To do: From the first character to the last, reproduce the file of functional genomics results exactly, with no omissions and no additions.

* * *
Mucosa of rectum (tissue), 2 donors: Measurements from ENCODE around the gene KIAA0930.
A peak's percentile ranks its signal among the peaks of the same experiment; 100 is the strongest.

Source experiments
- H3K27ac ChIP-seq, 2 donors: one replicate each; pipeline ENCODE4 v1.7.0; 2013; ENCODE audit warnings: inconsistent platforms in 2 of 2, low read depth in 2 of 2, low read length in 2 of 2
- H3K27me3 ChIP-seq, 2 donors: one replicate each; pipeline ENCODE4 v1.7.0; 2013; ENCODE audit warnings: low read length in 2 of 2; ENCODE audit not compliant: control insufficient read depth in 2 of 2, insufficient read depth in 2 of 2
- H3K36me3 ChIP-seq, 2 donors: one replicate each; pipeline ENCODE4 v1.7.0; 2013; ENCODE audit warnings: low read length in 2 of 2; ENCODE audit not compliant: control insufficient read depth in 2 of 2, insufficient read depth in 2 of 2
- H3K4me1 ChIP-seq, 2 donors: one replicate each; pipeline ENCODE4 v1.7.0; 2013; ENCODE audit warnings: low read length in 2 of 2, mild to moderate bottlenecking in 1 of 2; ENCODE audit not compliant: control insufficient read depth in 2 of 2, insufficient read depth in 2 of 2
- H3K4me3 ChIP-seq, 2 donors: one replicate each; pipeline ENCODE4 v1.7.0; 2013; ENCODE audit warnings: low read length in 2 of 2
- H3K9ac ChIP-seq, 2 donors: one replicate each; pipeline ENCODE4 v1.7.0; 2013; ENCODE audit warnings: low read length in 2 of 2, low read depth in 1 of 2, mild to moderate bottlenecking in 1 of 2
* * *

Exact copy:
Mucosa of rectum (tissue), 2 donors: Measurements from ENCODE around the gene KIAA0930.
A peak's percentile ranks its signal among the peaks of the same experiment; 100 is the strongest.

Source experiments
- H3K27ac ChIP-seq, 2 donors: one replicate each; pipeline ENCODE4 v1.7.0; 2013; ENCODE audit warnings: inconsistent platforms in 2 of 2, low read depth in 2 of 2, low read length in 2 of 2
- H3K27me3 ChIP-seq, 2 donors: one replicate each; pipeline ENCODE4 v1.7.0; 2013; ENCODE audit warnings: low read length in 2 of 2; ENCODE audit not compliant: control insufficient read depth in 2 of 2, insufficient read depth in 2 of 2
- H3K36me3 ChIP-seq, 2 donors: one replicate each; pipeline ENCODE4 v1.7.0; 2013; ENCODE audit warnings: low read length in 2 of 2; ENCODE audit not compliant: control insufficient read depth in 2 of 2, insufficient read depth in 2 of 2
- H3K4me1 ChIP-seq, 2 donors: one replicate each; pipeline ENCODE4 v1.7.0; 2013; ENCODE audit warnings: low read length in 2 of 2, mild to moderate bottlenecking in 1 of 2; ENCODE audit not compliant: control insufficient read depth in 2 of 2, insufficient read depth in 2 of 2
- H3K4me3 ChIP-seq, 2 donors: one replicate each; pipeline ENCODE4 v1.7.0; 2013; ENCODE audit warnings: low read length in 2 of 2
- H3K9ac ChIP-seq, 2 donors: one replicate each; pipeline ENCODE4 v1.7.0; 2013; ENCODE audit warnings: low read length in 2 of 2, low read depth in 1 of 2, mild to moderate bottlenecking in 1 of 2